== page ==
Here’s a bit of color to brighten the day of those of us being held in the grip of winter.
This is a silk sample card from the Bruner Woolen Company. As far as I can tell, Bruner was a jobber, or a middleman between the fabric manufacturer and the clothing maker or fabric retailer. There was a Bruner Mill in Pennsylvania, but I don’t think there is a link between it and this company. I also found reference to a Bruner mill in Winooski, Vermont, so it is possible that they made at least some of the goods they sold. There were four branches of the company, in New York, Cincinnati, Pittsburgh and Chicago.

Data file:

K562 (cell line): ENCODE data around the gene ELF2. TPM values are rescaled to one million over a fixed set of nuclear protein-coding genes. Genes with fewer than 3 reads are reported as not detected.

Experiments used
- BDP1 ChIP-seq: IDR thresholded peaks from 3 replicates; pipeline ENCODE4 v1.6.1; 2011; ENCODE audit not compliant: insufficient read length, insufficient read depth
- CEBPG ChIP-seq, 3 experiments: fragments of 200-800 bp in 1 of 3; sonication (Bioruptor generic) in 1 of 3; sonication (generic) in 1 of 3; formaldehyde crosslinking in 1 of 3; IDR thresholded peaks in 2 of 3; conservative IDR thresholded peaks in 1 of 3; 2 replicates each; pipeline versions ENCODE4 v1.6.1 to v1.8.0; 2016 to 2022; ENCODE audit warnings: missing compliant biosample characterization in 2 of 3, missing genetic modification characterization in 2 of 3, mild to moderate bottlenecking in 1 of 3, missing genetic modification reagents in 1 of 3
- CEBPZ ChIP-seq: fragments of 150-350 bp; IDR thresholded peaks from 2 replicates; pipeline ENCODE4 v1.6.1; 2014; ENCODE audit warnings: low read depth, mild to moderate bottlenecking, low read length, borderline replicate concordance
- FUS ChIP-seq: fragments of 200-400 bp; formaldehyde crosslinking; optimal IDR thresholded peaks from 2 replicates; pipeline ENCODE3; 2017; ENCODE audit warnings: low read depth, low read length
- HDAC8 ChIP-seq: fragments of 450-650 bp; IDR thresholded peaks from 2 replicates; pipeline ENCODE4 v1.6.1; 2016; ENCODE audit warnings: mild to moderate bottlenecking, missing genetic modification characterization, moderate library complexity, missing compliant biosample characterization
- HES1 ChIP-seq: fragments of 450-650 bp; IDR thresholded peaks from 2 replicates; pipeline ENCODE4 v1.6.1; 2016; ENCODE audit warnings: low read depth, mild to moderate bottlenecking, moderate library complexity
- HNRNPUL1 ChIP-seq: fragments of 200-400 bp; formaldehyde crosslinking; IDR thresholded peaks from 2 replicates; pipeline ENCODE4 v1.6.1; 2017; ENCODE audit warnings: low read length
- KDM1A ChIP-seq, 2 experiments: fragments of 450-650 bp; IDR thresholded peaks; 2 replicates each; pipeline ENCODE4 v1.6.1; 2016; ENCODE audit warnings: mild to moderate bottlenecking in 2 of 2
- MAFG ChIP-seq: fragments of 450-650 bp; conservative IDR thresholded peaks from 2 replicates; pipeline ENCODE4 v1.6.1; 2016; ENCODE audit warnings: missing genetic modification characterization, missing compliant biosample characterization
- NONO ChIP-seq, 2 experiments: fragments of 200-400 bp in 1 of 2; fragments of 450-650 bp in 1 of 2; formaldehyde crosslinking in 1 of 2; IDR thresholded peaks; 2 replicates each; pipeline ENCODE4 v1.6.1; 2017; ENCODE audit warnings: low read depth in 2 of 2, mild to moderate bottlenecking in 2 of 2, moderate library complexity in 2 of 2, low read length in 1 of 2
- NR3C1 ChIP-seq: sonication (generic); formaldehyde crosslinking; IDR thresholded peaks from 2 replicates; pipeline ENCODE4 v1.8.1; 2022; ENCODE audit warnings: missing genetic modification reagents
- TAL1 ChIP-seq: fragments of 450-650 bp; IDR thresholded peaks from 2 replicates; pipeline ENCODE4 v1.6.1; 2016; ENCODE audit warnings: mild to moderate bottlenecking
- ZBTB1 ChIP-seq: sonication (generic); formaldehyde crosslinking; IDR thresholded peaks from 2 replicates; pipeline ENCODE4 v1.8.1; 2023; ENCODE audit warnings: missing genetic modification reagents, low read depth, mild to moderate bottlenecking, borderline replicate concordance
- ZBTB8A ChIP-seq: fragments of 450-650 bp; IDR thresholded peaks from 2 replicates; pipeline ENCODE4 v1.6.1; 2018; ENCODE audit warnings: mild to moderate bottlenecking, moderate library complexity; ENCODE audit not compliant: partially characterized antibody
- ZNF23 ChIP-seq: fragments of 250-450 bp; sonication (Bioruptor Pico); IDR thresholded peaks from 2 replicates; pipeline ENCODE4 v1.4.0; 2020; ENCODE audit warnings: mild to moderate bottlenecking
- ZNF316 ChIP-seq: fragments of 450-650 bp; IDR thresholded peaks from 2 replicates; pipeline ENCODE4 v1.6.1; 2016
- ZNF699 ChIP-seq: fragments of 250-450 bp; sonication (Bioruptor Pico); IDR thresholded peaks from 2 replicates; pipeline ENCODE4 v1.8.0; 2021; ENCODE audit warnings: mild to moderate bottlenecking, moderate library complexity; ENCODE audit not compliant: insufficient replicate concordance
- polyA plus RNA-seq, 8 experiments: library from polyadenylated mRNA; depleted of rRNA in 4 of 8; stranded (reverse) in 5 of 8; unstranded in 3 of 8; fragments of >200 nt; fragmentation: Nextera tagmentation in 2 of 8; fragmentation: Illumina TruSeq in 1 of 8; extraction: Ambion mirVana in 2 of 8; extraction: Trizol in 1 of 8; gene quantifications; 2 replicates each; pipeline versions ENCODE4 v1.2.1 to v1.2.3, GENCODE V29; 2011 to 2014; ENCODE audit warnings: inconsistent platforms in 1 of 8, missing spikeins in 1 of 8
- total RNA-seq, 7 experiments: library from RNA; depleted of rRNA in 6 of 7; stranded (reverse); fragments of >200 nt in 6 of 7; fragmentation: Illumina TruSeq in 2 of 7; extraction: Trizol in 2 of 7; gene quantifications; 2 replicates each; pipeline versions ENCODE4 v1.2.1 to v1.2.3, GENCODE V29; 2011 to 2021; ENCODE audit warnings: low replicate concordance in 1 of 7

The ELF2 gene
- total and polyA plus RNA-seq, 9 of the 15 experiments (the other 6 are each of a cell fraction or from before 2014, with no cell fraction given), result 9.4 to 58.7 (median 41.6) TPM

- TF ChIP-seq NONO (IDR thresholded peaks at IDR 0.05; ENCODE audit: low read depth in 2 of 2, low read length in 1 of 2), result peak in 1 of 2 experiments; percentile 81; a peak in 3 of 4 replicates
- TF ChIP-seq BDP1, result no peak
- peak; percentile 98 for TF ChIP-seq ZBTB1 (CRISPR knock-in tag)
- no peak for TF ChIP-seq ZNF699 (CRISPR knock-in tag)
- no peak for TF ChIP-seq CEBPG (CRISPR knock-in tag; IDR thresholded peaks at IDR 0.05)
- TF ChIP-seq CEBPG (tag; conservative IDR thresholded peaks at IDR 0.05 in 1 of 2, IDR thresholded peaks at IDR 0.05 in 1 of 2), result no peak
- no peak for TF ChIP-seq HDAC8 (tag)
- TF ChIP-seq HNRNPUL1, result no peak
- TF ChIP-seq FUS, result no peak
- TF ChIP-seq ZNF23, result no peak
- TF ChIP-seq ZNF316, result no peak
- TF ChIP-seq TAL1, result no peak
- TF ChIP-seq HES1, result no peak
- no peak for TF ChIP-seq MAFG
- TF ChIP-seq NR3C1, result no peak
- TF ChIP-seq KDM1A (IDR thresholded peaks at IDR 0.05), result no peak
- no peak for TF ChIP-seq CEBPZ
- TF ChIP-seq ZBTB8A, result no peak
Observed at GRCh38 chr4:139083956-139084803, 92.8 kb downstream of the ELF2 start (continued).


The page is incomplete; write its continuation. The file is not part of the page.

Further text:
The big woolen jobbers like Bruner and Detmer sold to tailors and factories and stores by the use of sample cards. The salesman would have a big case filled with his samples for the buyer to consider. I have a case from Detmer from the 1920s that is worth a look if you have not seen it. Smaller cards like this one would be left with the buyer or mailed to them.
This sample card is a tri-fold. The first fold had a large sample of black Acorn Peau de Satin, and the information the buyer needed to know. Unfold it again and there were the color samples.
The range of shades offered is quite extensive, with there being thirteen different blues and ten tans. Unfortunately there is no date, and I don’t know enough about color usage of each era to say the exact date of these colors. I do know it is before 1922, when Bruner merged with Detmer and two other companies. My guess is that from the 1910s. Any thoughts?